Read, Eat, Drink–Weekend Roundup

This week’s “read” is more of a “look”–just as we’re on the conversation of book covers, Buzzfeed released a list of 32 of the Most Beautiful Book Covers of 2014. There are some really excellent covers on here, and though the list skews toward upmarket literary fiction (where there are less conventions to adhere to than genre fiction or nonfiction), it’s still a great example of what’s working in the market now. And while it’s tempting to just say “It’s pretty. I like it.” (I do this ALL the time, heh), it’s much more helpful to try to dissect why it works. Here are my favorites and why I think they are awesome:


Gold foil is very hot right now in the online world, but this is the first book cover I’ve seen tap into the trend. It’s a bit hard to tell from this image if they used full gold foil on the entire cover or just reserved it for the author’s name (since this is an expensive production add-on), but it looks incredible. It’s eye-catching enough to stand out on a bookstore table, but it also doesn’t pigeonhole the book into too narrow of a genre. I think the cover of the hardcover edition of the work (which you can see here) looked too science-fiction-y, but you can tell by the back cover copy that this book is meant to be genre-defying. And for that, you need an ungenred, ungendered cover!


I love the eerie feel of this cover! This just feels like a cover concept that came from a flash of creative genius–it’s the perfect image for the title, without being too obvious or generic. It’s also a great example of how playing with type, rather than color or finish, can be eye-catching in its own way. If you saw this on a table at your local bookstore, wouldn’t you take a second look to unscramble the title? And then maybe turn over the book to read the back cover copy? That’s the objective of any book cover–to lure a browser in and entice them to read the copy, and ultimately, to buy the book. And from there, the author has the opportunity to turn that casual browser into a lifelong fan.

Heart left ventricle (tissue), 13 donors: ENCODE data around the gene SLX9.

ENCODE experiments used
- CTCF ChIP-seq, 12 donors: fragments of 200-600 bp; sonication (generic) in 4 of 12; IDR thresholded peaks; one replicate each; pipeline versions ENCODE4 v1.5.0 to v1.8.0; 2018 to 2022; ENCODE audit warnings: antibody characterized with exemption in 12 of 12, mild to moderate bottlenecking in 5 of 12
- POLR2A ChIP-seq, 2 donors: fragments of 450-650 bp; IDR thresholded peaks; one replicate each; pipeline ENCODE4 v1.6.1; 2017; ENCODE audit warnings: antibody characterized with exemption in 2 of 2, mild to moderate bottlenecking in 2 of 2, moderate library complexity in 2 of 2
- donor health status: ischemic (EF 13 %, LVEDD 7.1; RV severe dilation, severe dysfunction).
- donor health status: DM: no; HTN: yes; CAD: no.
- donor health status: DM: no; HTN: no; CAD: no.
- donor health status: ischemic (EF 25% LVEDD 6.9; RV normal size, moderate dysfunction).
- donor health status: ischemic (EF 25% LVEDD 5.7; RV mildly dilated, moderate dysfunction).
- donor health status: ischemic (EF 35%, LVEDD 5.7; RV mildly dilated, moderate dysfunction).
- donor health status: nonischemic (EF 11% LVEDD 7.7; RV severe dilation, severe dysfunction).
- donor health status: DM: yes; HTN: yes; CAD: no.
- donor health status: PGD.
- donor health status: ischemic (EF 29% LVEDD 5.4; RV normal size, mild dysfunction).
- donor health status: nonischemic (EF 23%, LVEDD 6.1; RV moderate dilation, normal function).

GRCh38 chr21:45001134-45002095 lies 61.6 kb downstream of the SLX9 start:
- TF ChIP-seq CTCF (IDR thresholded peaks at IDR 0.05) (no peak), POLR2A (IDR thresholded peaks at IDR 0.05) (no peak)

This cover is a perfect example of how a custom hand-lettered font can make a cover pop (more on the importance of font choice here). Handlettered text is probably the biggest trend in book covers (and elsewhere) right now, and I have to admit that I love it just as much as the next trend-follower. I’ve been seeing big, bold hand-lettered titles all over the place, on every type of book, which makes me wonder when they’ll stop being eye-catching and start looking tired. That’s the tough thing about following a trend–it’s hard to judge if we’re on the ascent of popularity or at its peak. My guess? I think hand-lettering still has another few years of shelf-life, but it will eventually lose its impact. Until then, I’ll keep pretending that my horrible handwriting is intentionally sloppy hand-lettering.

I may be the last person on this green earth who can’t poach an egg. I time it, I swirl, I stream vinegar, I say my Hail Marys, and the stupid egg still turns into a sloppy, soupy mess. I just can’t do it.

I’m sort of like a desperate dieter, always on the look out for the next quick fix. A new gadget? Okay. A new add-in to the water? Why not? I’ll try anything.

And so here’s the new method I plan on trying, courtesy of the new cooking technique videos up at the New York Times Cooking site. It calls for boiling the egg, shell on, for a few seconds, then cracking it into a bowl and dropping it into swirling water.

All I can say is, this better work. –side eye to the NYT–



Have you heard of the new beertail trend? It is pretty incredible. Bartenders around the country are starting to turn beers into cocktails by adding liquor, bitters, fruit juices, and anything else you’d normally keep very, very far away from your beer. Jarrett was all over this trend and made a delicious Southern 75 this week, which he claims is now his new favorite drink. Here’s the recipe:

6 oz. of an IPA (We used one from our local brewery, Port City Brewing Company.)
2 oz. bourbon (Four Roses is the new favorite around our house.)
3/4 oz. fresh-squeezed lemon juice
1/2 oz. simple syrup (We got fancy and spiked our simple syrup with cinnamon sticks while it boiled, but this is optional.)

Shake the bourbon, lemon juice, and simple syrup in a shaker with ice. Pour the beer into a collins glass, then strain the bourbon mixture into the glass and garnish with a lemon peel.

This drink is a strong one, so enjoy responsibly with abandon!

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